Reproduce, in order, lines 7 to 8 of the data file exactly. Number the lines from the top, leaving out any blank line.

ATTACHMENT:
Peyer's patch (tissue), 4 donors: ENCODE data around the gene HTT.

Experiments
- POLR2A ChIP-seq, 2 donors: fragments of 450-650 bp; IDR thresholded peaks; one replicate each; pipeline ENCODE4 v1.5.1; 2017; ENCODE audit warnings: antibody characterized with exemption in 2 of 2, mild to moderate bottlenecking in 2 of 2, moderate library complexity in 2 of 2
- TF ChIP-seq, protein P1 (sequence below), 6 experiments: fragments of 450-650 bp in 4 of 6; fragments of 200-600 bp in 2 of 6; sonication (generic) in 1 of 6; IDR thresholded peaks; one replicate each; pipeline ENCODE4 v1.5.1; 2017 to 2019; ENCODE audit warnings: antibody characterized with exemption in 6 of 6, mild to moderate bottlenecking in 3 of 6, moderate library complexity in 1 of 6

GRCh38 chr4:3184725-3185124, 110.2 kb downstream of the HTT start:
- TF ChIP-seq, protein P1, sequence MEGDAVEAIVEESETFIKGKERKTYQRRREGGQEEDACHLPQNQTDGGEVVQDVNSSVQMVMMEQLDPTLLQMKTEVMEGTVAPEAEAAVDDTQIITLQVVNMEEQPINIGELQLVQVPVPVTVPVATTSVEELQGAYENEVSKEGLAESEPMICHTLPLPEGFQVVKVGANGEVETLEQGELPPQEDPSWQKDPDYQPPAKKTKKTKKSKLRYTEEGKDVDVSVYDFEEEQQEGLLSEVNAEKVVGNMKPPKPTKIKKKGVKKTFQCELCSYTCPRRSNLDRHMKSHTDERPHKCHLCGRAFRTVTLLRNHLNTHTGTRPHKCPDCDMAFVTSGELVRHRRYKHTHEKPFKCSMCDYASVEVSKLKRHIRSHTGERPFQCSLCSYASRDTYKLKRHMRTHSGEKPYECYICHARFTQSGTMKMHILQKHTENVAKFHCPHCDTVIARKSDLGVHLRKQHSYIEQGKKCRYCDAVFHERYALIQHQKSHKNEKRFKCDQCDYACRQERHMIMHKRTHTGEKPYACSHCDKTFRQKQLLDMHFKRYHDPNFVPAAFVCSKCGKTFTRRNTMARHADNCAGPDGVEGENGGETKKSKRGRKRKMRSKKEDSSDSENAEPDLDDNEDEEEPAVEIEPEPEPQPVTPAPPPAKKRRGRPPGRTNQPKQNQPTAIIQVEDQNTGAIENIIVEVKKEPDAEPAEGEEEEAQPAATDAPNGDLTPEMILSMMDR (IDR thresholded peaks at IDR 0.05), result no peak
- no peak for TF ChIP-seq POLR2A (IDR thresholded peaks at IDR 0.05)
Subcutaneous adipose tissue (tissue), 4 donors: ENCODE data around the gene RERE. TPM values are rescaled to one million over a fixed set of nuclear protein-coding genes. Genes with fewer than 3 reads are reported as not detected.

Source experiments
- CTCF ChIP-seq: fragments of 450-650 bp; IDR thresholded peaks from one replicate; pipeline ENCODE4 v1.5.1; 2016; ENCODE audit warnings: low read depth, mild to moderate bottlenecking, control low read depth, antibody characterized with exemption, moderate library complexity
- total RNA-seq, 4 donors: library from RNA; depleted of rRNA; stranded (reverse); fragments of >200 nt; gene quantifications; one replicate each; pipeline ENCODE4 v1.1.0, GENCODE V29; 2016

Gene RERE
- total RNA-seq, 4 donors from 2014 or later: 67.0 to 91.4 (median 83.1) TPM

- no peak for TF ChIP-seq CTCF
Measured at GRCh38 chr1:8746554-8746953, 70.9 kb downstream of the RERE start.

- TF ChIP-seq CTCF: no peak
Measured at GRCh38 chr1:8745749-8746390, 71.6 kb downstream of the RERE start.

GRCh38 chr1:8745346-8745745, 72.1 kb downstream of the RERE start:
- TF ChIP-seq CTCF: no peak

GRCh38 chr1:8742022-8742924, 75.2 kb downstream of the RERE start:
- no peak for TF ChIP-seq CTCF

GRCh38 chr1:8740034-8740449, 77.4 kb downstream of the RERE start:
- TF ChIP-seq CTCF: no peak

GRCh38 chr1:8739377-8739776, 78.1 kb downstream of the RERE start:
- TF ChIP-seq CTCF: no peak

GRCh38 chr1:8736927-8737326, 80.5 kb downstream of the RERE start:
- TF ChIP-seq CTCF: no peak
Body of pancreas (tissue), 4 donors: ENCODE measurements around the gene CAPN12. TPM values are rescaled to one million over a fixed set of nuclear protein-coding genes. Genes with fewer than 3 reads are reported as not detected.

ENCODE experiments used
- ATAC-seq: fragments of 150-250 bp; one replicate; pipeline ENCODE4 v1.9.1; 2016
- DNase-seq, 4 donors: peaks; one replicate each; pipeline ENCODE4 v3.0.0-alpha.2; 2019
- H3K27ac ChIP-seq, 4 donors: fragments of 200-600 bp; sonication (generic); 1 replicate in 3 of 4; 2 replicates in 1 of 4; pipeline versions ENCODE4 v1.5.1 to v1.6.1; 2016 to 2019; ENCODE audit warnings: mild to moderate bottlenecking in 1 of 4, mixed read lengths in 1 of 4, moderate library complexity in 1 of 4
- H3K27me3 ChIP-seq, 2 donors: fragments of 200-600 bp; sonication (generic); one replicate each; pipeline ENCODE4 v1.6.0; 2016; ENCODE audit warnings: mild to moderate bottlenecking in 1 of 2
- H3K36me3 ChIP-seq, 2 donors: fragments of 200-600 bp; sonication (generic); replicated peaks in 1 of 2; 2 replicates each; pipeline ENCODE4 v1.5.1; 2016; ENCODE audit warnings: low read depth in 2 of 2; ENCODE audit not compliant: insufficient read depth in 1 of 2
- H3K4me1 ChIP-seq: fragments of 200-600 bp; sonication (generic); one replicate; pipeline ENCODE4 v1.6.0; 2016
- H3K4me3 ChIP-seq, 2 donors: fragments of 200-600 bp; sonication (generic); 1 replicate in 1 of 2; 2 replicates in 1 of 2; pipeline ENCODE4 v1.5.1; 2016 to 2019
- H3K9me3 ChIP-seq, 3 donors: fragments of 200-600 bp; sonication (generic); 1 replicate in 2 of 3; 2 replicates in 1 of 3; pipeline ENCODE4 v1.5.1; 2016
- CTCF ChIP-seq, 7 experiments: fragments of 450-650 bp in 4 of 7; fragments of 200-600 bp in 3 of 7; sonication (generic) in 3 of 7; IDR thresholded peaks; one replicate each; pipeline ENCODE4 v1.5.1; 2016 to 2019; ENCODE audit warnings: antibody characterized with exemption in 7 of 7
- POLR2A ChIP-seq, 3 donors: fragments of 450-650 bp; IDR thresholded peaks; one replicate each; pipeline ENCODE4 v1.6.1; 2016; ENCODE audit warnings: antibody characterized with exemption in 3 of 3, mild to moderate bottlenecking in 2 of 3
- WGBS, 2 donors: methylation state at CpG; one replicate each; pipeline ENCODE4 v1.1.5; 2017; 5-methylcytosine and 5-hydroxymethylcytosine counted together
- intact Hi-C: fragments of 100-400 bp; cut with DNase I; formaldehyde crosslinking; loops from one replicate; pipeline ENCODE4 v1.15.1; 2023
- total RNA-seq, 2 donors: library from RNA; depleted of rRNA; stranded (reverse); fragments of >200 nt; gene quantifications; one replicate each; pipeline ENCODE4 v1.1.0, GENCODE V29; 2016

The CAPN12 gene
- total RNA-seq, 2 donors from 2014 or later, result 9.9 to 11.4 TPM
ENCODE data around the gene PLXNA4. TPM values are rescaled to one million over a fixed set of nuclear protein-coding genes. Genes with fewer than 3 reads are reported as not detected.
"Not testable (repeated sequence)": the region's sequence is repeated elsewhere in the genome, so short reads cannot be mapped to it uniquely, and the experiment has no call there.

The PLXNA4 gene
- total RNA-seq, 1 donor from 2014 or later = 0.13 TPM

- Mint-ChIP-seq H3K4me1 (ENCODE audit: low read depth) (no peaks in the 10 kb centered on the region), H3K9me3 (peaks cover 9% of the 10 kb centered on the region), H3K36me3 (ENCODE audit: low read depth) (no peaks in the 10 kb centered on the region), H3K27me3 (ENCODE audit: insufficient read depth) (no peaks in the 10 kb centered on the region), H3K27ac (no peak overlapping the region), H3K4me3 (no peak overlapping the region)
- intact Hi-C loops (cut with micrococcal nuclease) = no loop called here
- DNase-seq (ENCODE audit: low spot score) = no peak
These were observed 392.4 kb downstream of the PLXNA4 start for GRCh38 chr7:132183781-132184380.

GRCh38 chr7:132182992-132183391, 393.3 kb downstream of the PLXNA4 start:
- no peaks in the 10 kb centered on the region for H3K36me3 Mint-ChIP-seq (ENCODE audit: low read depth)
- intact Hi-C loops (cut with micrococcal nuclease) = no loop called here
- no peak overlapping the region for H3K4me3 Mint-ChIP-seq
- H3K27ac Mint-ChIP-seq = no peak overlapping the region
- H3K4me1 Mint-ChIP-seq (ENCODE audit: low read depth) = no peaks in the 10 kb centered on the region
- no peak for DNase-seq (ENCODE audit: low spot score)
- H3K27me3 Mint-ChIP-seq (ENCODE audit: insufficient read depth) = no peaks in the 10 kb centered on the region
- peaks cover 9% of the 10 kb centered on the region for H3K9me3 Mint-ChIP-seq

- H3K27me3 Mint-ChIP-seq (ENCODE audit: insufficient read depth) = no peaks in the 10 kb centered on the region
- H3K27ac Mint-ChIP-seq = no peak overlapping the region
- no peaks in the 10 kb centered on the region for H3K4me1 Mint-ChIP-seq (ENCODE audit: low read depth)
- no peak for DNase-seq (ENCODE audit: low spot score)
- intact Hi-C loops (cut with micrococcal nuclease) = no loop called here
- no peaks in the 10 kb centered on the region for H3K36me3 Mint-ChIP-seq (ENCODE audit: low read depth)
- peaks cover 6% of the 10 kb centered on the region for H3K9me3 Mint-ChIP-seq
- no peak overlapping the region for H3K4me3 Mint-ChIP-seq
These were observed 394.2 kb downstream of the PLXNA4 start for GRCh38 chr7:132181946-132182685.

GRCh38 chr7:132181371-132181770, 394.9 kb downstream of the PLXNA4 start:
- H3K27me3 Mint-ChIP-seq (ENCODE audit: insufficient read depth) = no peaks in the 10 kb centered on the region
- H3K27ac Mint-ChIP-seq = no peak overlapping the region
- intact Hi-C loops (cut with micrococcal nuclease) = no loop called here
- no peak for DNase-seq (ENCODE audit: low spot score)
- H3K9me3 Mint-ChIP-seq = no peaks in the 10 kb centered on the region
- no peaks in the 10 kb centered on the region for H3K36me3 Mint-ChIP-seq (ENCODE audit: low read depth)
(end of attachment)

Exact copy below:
- no peak for TF ChIP-seq POLR2A (IDR thresholded peaks at IDR 0.05)
Subcutaneous adipose tissue (tissue), 4 donors: ENCODE data around the gene RERE. TPM values are rescaled to one million over a fixed set of nuclear protein-coding genes. Genes with fewer than 3 reads are reported as not detected.